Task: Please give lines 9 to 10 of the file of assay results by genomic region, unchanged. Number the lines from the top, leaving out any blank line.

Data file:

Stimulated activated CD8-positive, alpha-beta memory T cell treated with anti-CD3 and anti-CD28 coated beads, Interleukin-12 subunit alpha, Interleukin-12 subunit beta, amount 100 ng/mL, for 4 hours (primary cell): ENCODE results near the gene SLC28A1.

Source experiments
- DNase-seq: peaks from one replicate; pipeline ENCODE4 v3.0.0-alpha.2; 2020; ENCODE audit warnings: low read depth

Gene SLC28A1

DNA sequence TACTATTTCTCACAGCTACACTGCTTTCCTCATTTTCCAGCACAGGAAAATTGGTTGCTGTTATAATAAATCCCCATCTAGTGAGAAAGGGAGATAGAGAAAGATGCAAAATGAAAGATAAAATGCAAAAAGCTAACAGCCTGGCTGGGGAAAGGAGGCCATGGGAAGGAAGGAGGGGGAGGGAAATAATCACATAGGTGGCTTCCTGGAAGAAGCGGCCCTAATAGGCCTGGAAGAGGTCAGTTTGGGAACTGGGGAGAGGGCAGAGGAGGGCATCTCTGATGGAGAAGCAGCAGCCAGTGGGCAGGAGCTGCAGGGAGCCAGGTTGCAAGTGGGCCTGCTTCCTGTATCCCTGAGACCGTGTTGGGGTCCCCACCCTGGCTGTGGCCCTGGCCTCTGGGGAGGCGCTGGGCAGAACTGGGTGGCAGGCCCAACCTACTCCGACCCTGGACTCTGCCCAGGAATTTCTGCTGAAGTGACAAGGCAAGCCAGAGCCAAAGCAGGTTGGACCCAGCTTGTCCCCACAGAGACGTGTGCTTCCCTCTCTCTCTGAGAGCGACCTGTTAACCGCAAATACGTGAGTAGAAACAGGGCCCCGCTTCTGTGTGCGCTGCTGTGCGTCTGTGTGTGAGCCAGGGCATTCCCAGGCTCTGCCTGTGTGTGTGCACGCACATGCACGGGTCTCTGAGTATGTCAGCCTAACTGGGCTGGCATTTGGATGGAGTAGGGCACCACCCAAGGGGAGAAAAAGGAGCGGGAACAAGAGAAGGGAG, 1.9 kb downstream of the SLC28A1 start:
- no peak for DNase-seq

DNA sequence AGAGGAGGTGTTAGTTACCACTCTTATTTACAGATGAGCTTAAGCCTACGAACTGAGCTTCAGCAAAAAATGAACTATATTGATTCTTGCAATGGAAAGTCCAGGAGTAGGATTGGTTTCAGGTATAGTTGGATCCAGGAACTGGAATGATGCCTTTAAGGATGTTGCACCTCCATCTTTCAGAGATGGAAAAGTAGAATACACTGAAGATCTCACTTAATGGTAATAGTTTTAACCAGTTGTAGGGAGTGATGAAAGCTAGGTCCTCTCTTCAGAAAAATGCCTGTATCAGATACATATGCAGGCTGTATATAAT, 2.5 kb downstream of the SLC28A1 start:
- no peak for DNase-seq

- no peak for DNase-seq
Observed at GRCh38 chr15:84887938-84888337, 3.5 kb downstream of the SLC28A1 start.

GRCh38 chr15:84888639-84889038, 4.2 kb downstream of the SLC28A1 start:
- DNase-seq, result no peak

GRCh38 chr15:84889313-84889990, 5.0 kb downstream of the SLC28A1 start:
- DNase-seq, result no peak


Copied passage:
- no peak for DNase-seq
Observed at GRCh38 chr15:84887938-84888337, 3.5 kb downstream of the SLC28A1 start.